Monday, December 31, 2012

Tuesday Poem - Boys Own Annual by Rhyll McMaster

Boys Own Annual

What a shame
girls aren't more like boys.
Girls want to change the rules.
What a shame
they don't ever play the game.

In a Boys Own Annual view of life
the punch, the grab, the shout are haute couture.
The moon-about is paramount.
Boys need never realise, need not be clever.
Boys need not mature.

Girls don hats and gloves their mothers wore
and play at Houses under trees.
Girls are bossy.
They seem to like responsibilities,
don't love the mystery of scraped knees.

Boys like the smell and sometimes-touch of boys,
their stop-start world, well-debated challenges,
hatched plans never carried out,
the detached stare.
Boys like it when they never have to care.

Boys know girls are the enemy
because girls keep calling in the debt.
Girls block the light that's shining
straight down on Boys Own Mighty Heaven,
that glazed place where time's ephemeral, yet set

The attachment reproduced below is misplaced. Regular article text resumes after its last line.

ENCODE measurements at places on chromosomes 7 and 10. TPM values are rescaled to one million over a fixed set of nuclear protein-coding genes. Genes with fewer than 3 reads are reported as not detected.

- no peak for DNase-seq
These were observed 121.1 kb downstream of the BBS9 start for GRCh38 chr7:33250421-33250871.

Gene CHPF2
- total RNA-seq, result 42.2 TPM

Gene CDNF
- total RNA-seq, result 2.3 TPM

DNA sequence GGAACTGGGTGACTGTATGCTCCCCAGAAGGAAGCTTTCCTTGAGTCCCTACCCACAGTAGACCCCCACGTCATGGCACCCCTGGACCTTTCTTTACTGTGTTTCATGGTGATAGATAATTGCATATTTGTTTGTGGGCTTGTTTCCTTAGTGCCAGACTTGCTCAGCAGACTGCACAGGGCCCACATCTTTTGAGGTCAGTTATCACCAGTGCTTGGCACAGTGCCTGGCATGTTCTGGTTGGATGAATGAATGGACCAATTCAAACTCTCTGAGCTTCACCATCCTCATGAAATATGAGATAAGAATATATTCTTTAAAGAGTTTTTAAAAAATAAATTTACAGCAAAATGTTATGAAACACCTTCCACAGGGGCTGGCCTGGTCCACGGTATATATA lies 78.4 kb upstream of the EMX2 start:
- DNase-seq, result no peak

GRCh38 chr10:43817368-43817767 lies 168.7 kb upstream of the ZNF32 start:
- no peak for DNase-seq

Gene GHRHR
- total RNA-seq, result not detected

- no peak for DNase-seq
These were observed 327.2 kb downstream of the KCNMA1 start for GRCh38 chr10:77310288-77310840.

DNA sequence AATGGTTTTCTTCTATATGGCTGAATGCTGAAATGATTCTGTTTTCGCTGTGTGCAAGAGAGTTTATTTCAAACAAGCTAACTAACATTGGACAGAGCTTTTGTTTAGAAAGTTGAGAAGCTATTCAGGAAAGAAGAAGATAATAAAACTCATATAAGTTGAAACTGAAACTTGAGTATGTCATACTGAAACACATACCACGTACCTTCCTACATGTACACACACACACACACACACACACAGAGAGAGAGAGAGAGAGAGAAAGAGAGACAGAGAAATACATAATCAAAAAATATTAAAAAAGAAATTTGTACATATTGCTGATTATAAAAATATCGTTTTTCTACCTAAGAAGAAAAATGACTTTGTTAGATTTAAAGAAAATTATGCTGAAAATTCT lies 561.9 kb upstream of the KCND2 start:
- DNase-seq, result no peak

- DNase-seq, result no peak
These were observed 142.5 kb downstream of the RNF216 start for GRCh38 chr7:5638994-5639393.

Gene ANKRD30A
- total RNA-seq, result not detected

where boys can rest their case
without entering a plea
and wander home at sunset
for their tea.

This poem is from Rhyll's newest book – Late Night Shopping – published by Brandl & Schlesinger. The book is such a delight. Sharp and funny and eloquent.

Tuesday, December 18, 2012

Tuesday Poem - Two Short Poems by Luke Beesley

Peacock peacock

In Tagore's last poems he imagines words popped of
loose, in the sky, nonsense syllables, pure colour

At the post office I watch a man for an hour
sew my parcels with a large needle
a purple full stop on his thumb

I never saw the Taj Mahal.

             I write I never saw the Taj Mahal
             but write 'sew' instead of 'saw'
             I never sew

Short story

His ear lit up like a daffodil

He found four bees in his car

It was a leap year. February rushed
past like formula one
a twist of tomato
in the alcohol

Luke Beesley lives in Melbourne. These insidious little poems are in his recent book 'Balance” from Whitmore Press.

Monday, December 10, 2012

Tuesday Poem - In The Voice Of A Tree by Michelle Leber

for Georgina King (1845-1932)

Do not marry if you wish to develop your talent
                                                          George Bennett

Her warm curve on my spine―
it’s like this each day. She’s reading
with her little sighs, pressing a book
to her hillocks, as if absorbing my ancestors
by way of brooding osmosis.
No one knows what she reads.

Some days she writes letters,
packing faultless flowers between paper
and lets the laughing dove take them
across meadows, over mountains,